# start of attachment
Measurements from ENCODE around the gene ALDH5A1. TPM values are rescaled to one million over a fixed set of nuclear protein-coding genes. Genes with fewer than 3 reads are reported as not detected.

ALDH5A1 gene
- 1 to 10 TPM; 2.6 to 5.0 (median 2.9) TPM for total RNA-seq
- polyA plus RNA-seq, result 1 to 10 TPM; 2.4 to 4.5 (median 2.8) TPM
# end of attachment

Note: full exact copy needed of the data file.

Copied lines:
Measurements from ENCODE around the gene ALDH5A1. TPM values are rescaled to one million over a fixed set of nuclear protein-coding genes. Genes with fewer than 3 reads are reported as not detected.

ALDH5A1 gene
- 1 to 10 TPM; 2.6 to 5.0 (median 2.9) TPM for total RNA-seq
- polyA plus RNA-seq, result 1 to 10 TPM; 2.4 to 4.5 (median 2.8) TPM